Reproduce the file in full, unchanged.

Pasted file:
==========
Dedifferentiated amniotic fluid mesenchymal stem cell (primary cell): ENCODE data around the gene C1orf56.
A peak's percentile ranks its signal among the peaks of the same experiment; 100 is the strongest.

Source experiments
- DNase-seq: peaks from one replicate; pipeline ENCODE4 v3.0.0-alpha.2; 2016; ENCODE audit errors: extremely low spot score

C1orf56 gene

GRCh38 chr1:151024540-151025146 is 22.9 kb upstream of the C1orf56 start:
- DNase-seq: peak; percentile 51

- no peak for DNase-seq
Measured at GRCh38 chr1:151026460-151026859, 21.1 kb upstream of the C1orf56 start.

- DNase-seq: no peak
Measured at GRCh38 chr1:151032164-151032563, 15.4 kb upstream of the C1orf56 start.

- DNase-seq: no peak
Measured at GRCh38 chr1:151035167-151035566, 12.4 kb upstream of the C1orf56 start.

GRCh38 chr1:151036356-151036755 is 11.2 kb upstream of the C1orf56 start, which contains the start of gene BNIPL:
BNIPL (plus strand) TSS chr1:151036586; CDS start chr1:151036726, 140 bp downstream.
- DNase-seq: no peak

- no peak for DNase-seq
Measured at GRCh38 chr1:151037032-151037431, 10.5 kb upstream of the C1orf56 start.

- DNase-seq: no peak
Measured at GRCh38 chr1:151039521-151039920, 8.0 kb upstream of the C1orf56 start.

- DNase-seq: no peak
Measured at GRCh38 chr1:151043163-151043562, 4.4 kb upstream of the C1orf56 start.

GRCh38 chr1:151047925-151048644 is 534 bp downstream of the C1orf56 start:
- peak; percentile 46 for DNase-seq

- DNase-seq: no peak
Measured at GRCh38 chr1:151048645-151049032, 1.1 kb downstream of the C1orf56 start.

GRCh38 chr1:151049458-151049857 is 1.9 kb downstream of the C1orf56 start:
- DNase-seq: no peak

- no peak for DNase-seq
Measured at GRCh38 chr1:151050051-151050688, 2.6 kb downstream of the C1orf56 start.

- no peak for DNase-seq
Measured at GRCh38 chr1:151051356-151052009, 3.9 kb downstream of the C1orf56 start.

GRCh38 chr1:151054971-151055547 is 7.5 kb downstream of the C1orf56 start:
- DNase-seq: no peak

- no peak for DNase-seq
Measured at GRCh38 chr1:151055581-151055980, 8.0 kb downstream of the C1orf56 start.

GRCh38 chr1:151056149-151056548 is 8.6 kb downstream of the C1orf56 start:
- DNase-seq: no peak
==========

Dedifferentiated amniotic fluid mesenchymal stem cell (primary cell): ENCODE data around the gene C1orf56.
A peak's percentile ranks its signal among the peaks of the same experiment; 100 is the strongest.

Source experiments
- DNase-seq: peaks from one replicate; pipeline ENCODE4 v3.0.0-alpha.2; 2016; ENCODE audit errors: extremely low spot score

C1orf56 gene

GRCh38 chr1:151024540-151025146 is 22.9 kb upstream of the C1orf56 start:
- DNase-seq: peak; percentile 51

- no peak for DNase-seq
Measured at GRCh38 chr1:151026460-151026859, 21.1 kb upstream of the C1orf56 start.

- DNase-seq: no peak
Measured at GRCh38 chr1:151032164-151032563, 15.4 kb upstream of the C1orf56 start.

- DNase-seq: no peak
Measured at GRCh38 chr1:151035167-151035566, 12.4 kb upstream of the C1orf56 start.

GRCh38 chr1:151036356-151036755 is 11.2 kb upstream of the C1orf56 start, which contains the start of gene BNIPL:
BNIPL (plus strand) TSS chr1:151036586; CDS start chr1:151036726, 140 bp downstream.
- DNase-seq: no peak

- no peak for DNase-seq
Measured at GRCh38 chr1:151037032-151037431, 10.5 kb upstream of the C1orf56 start.

- DNase-seq: no peak
Measured at GRCh38 chr1:151039521-151039920, 8.0 kb upstream of the C1orf56 start.

- DNase-seq: no peak
Measured at GRCh38 chr1:151043163-151043562, 4.4 kb upstream of the C1orf56 start.

GRCh38 chr1:151047925-151048644 is 534 bp downstream of the C1orf56 start:
- peak; percentile 46 for DNase-seq

- DNase-seq: no peak
Measured at GRCh38 chr1:151048645-151049032, 1.1 kb downstream of the C1orf56 start.

GRCh38 chr1:151049458-151049857 is 1.9 kb downstream of the C1orf56 start:
- DNase-seq: no peak

- no peak for DNase-seq
Measured at GRCh38 chr1:151050051-151050688, 2.6 kb downstream of the C1orf56 start.

- no peak for DNase-seq
Measured at GRCh38 chr1:151051356-151052009, 3.9 kb downstream of the C1orf56 start.

GRCh38 chr1:151054971-151055547 is 7.5 kb downstream of the C1orf56 start:
- DNase-seq: no peak

- no peak for DNase-seq
Measured at GRCh38 chr1:151055581-151055980, 8.0 kb downstream of the C1orf56 start.

GRCh38 chr1:151056149-151056548 is 8.6 kb downstream of the C1orf56 start:
- DNase-seq: no peak